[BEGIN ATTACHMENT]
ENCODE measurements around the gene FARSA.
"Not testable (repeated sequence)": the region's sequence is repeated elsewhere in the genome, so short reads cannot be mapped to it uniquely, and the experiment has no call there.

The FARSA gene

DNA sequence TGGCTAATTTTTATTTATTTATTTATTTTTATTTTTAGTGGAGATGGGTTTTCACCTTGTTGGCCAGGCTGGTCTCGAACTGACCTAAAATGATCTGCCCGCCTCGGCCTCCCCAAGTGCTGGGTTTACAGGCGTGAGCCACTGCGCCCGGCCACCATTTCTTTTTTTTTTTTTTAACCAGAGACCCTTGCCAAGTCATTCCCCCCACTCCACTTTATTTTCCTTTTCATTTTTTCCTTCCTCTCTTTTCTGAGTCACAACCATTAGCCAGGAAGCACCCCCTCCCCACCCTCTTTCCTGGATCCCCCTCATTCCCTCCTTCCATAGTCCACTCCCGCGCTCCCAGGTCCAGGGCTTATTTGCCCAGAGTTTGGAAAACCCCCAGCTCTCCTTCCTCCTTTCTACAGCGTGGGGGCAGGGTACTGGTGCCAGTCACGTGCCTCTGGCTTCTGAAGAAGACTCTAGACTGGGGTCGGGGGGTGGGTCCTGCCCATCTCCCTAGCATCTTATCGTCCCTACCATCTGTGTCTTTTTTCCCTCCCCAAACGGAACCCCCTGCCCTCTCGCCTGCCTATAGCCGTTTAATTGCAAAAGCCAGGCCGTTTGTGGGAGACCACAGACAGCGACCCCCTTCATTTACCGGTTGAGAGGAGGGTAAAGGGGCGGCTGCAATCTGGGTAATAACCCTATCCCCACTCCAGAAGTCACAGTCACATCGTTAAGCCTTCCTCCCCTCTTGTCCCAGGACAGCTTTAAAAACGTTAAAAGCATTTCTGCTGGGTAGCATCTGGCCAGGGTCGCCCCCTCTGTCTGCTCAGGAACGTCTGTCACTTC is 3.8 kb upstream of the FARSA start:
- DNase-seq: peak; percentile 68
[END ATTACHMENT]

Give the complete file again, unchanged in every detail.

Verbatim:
ENCODE measurements around the gene FARSA.
"Not testable (repeated sequence)": the region's sequence is repeated elsewhere in the genome, so short reads cannot be mapped to it uniquely, and the experiment has no call there.

The FARSA gene

DNA sequence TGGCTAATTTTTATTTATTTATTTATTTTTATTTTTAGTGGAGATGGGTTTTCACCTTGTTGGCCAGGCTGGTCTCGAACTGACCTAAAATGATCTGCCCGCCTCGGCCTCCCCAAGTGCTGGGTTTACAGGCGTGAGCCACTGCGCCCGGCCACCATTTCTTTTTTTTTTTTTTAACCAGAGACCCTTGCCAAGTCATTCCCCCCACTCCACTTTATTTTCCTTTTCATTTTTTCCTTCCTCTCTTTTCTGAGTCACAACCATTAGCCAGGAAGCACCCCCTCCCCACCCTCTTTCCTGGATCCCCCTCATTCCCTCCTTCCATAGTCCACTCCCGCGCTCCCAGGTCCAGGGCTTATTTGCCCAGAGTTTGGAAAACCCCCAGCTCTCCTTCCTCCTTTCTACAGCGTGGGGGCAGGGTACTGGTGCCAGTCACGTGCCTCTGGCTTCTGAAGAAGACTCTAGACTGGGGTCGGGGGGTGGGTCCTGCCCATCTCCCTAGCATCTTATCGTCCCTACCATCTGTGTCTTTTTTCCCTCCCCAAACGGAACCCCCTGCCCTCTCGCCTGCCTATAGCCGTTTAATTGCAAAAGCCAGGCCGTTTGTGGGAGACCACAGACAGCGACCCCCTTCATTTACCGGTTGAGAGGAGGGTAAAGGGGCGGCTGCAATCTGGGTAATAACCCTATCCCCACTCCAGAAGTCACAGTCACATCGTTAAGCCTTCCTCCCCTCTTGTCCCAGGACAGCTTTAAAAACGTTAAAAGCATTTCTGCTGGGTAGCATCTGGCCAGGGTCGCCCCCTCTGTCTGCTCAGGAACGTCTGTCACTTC is 3.8 kb upstream of the FARSA start:
- DNase-seq: peak; percentile 68